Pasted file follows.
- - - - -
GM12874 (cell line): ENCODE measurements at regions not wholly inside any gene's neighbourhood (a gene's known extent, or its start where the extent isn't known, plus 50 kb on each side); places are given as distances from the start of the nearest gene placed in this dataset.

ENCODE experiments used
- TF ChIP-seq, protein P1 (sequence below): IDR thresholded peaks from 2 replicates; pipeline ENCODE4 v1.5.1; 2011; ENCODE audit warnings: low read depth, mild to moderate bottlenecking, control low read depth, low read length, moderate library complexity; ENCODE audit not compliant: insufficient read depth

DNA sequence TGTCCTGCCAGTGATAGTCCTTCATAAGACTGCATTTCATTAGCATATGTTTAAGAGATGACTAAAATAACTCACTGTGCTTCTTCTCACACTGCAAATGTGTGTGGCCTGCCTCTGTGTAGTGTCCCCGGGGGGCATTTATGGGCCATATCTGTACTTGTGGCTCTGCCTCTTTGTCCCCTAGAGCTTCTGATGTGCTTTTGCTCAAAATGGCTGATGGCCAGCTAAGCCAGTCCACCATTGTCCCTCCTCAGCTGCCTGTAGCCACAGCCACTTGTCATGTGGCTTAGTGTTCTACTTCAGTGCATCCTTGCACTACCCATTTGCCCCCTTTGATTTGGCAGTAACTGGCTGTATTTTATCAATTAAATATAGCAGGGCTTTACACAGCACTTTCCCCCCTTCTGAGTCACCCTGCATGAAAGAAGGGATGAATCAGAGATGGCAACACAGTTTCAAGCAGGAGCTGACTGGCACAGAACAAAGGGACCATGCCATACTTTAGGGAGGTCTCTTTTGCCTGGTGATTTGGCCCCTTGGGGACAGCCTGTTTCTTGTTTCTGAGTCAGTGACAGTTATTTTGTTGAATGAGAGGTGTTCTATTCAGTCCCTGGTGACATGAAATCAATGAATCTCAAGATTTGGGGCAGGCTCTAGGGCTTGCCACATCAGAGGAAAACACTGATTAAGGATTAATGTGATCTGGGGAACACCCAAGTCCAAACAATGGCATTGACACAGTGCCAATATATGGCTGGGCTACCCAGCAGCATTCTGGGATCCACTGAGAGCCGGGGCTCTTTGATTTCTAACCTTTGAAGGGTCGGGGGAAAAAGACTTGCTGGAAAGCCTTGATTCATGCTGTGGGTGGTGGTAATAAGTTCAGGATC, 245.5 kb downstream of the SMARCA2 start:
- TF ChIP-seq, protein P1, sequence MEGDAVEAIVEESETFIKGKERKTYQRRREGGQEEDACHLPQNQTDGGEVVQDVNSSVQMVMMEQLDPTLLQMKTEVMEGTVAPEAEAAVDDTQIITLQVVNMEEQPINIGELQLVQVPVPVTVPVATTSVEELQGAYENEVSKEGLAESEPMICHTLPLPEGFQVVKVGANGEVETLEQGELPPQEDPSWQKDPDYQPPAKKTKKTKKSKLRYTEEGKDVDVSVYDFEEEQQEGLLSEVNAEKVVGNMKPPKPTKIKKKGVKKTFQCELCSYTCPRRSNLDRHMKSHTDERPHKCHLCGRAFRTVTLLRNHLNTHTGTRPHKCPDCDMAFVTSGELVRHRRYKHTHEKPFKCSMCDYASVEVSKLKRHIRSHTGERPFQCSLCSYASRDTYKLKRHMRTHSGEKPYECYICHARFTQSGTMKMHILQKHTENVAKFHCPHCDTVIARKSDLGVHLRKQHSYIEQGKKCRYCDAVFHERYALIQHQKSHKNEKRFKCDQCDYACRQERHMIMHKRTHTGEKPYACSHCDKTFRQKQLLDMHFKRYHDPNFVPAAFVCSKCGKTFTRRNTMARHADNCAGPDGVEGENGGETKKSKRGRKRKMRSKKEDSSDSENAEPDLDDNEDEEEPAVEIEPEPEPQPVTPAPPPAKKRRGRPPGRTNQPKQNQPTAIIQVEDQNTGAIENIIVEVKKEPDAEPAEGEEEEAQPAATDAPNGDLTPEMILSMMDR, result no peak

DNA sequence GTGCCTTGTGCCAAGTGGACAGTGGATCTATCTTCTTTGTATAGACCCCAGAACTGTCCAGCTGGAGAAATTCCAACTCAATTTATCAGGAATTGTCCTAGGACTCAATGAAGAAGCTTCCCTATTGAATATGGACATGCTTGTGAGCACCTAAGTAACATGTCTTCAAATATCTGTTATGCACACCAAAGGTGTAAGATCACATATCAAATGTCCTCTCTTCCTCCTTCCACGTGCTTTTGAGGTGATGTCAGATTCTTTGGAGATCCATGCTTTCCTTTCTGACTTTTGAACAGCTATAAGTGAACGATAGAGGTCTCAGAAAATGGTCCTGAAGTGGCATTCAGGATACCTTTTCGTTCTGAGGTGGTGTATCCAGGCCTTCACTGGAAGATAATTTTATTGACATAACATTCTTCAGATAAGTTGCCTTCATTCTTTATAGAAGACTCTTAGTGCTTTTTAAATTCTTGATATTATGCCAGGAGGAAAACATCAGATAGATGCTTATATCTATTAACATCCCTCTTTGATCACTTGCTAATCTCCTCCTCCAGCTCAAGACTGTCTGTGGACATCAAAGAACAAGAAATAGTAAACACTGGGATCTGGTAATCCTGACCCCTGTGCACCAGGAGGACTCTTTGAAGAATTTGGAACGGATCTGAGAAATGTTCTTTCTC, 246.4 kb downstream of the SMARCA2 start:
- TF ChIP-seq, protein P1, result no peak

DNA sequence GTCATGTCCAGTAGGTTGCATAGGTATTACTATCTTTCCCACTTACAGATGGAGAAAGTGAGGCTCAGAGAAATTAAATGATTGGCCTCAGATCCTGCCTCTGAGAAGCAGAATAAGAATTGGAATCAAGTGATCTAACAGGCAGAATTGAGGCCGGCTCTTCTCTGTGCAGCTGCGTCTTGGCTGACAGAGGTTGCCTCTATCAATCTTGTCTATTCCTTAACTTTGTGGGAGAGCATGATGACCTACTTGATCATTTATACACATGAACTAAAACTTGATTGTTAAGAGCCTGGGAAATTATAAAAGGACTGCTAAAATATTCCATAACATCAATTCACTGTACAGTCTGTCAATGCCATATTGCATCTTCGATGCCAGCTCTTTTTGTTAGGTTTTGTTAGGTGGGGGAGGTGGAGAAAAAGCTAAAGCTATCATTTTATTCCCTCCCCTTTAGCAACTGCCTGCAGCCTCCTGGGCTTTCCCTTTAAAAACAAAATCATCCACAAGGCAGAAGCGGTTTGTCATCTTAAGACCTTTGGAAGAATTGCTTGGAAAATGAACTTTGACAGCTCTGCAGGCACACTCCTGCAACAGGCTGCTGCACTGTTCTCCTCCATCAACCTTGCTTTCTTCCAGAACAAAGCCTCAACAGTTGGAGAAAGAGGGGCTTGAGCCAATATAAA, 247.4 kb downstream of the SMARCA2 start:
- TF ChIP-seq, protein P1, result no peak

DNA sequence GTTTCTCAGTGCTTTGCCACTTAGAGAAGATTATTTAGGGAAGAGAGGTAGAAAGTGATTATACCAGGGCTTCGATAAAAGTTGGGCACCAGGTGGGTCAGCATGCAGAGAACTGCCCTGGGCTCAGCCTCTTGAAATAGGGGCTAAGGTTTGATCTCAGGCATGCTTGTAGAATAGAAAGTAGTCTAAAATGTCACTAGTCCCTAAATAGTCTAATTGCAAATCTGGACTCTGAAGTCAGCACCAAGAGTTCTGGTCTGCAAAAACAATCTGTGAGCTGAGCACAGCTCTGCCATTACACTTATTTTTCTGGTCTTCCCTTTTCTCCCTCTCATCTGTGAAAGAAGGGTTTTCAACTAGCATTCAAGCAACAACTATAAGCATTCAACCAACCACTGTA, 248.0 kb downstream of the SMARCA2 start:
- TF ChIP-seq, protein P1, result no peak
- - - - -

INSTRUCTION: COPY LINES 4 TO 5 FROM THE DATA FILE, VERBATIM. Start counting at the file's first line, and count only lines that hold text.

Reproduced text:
DNA sequence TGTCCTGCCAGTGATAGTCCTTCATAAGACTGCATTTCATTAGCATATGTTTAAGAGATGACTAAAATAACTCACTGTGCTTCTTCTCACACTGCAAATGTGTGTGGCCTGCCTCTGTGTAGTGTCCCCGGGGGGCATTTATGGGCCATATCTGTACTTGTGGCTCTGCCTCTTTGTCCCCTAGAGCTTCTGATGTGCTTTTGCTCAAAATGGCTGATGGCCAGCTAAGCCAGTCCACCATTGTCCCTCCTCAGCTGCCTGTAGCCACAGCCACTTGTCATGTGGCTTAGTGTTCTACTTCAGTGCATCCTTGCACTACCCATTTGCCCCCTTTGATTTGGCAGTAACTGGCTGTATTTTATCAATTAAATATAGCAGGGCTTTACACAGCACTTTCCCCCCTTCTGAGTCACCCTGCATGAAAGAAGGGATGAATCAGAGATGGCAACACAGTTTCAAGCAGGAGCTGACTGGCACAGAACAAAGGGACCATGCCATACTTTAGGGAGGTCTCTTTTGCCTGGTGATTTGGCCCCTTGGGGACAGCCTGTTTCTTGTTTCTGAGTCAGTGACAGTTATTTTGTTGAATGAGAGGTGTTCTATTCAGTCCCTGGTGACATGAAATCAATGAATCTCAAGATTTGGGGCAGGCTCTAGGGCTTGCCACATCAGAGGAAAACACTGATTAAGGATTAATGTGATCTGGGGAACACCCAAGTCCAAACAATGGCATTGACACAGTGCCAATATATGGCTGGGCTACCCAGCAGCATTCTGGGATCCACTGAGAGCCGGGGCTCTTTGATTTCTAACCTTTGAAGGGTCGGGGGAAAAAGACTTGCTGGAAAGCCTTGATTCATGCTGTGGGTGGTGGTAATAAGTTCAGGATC, 245.5 kb downstream of the SMARCA2 start:
- TF ChIP-seq, protein P1, sequence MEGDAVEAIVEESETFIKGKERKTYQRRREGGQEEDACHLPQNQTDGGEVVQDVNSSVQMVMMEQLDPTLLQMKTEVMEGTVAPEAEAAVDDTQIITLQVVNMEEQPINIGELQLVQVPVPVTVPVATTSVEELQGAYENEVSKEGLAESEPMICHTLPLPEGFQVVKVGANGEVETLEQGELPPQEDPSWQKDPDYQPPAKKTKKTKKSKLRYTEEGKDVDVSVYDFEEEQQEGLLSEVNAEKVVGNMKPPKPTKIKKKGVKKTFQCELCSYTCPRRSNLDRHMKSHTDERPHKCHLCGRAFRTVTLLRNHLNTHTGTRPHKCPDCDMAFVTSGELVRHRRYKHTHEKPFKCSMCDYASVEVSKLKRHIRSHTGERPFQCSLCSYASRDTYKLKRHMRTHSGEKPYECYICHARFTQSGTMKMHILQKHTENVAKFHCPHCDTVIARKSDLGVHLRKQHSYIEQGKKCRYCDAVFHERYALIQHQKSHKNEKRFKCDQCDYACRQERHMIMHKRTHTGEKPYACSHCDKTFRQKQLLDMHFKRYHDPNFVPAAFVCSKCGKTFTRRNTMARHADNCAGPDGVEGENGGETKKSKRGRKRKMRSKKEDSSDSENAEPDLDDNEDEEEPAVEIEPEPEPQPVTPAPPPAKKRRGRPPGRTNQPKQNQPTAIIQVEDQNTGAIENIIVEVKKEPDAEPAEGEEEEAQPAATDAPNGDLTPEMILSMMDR, result no peak